ITA (Italia Trasporto Aereo) Airways officially launched on 15 October, effectively replacing Alitalia as Italy’s proud flag carrier, that had held the title for 75 years. This has marked the reboot of the Italian aviation industry as we knew it, with major consequences for crew.
It’s no secret that Alitalia had been a struggling and loss-making airline for many years, with several re-launch and rescue attempts. But the final nail in the coffin came in 2017, when Alitalia was put under extraordinary administration.
Enter ITA Airways, a state-owned start-up created in the middle of a pandemic and the biggest crisis to hit aviation. For the new airline to fly, the EU imposed several constraints on the Italian State, the main one being a total discontinuity between their airline Alitalia and ITA.
Since ITA was launched during a time where flying has taken a major cut, it needs much less aircraft, and crews. While Alitalia employed 1400 pilots, ITA at the very beginning would only require 550, and because of the discontinuity principle, all pilots would have to be made redundant and go through a formal selection process for a job at ITA. This has also proven a good opportunity to reduce terms and conditions on offer.
Former Alitalia pilots reacted with disappointment that the company has finally been terminated and the challenges they have to face: “Now, we have to undergo a selection process to re-gain our job in the same cockpit. This with pay severely reduced and seniority list almost non-existent”.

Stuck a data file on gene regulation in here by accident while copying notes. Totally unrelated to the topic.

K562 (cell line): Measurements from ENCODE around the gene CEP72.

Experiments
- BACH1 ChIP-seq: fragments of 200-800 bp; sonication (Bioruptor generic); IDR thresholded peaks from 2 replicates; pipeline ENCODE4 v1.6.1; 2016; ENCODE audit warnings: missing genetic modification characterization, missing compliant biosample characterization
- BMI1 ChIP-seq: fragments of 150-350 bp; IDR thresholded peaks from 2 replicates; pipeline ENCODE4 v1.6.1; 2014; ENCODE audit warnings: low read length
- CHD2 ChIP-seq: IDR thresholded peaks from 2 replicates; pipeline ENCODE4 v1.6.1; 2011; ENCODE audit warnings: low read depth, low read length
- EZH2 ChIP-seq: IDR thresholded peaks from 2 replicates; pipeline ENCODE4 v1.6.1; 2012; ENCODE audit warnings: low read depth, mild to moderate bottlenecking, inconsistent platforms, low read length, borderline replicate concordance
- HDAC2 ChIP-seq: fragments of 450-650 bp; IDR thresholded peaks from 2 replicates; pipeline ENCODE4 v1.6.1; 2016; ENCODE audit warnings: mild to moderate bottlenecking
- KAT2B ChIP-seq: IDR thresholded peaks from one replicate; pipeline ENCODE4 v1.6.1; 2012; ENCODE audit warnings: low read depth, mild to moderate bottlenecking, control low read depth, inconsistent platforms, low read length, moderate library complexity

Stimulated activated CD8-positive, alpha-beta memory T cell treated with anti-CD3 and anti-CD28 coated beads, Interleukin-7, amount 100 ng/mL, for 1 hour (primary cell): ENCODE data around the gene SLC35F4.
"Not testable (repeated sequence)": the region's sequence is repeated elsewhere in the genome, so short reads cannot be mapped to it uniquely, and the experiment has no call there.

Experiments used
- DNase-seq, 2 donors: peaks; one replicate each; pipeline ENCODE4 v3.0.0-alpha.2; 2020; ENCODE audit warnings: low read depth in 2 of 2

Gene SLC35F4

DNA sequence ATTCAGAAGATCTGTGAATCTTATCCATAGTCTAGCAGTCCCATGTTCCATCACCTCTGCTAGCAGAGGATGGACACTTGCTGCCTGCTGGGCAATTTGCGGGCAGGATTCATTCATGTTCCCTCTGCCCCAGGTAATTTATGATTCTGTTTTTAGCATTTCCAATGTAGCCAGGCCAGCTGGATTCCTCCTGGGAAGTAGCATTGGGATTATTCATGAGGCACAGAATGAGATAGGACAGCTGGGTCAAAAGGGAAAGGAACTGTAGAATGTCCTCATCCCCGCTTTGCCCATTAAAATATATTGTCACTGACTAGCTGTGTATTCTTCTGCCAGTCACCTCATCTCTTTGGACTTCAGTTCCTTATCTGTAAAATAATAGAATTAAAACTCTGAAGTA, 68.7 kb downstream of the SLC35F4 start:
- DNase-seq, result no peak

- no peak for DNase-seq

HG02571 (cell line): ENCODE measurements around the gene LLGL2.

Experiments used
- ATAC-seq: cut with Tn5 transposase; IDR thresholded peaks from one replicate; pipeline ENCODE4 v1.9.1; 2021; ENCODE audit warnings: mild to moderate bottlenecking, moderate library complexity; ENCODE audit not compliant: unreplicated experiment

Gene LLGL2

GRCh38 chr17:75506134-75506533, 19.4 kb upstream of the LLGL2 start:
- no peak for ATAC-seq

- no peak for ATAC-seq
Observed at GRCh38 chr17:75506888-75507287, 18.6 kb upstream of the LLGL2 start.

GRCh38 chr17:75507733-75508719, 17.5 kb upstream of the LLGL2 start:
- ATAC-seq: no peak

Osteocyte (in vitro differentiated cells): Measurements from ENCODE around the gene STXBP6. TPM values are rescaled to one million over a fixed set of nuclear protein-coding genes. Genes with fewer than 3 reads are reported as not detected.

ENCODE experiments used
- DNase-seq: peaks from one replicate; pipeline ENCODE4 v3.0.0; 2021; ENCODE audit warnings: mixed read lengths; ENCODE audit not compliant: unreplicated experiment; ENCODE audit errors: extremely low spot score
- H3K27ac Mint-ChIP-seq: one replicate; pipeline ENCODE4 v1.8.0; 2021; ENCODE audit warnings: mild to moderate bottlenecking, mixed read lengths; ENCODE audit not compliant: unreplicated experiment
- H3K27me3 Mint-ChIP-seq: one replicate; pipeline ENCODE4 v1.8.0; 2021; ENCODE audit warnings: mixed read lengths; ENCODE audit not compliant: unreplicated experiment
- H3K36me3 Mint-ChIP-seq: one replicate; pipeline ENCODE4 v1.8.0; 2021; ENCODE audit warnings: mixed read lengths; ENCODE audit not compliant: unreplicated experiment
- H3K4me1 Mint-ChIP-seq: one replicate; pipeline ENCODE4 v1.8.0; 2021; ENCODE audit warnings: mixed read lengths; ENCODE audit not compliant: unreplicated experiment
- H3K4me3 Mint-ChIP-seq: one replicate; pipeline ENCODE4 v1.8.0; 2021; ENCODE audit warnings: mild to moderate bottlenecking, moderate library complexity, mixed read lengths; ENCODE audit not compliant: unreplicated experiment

While understanding the difficult environment the new airline will need to navigate but hoping to form an adequate partnership with management, ANPAC, the Italian Pilots’ Association, has been fighting for the protection of the employment and working conditions of the crews.
All pilots would have to be made redundant and go through a formal selection process for a job at ITA
ANPAC believes the key to a successful Italian aviation industry lies in the creation of a truly representative contractual system. In Italy, individual airlines and general trade unions can opt for the so-called National Air Transport Contract (CCNL), a kind of bottom line CLA. This has resulted in a cut in labour costs of 35% at ITA. One of ANPAC’s objectives is therefore to improve terms and conditions as soon as possible.
“The current obsolete and inefficient national contractual system does not respond, and has never given answers to the real needs of the companies operating in Italy. It has proven ineffective in its purpose of guaranteeing a level playing field,” says ANPAC President Riccardo Canestrari.
ECA supports its Italian member in its mission and hopes that the Italian institutions will pursue a constructive dialogue by giving space to the ideas and contributions of the ANPAC pilots to reach a positive outcome of this crucial page in Italian aviation.
Only time will tell whether ITA can position itself as a new company capable of overturning a history of failures and proving itself able to seize the opportunities for the recovery of aviation while remaining socially responsible towards its employees.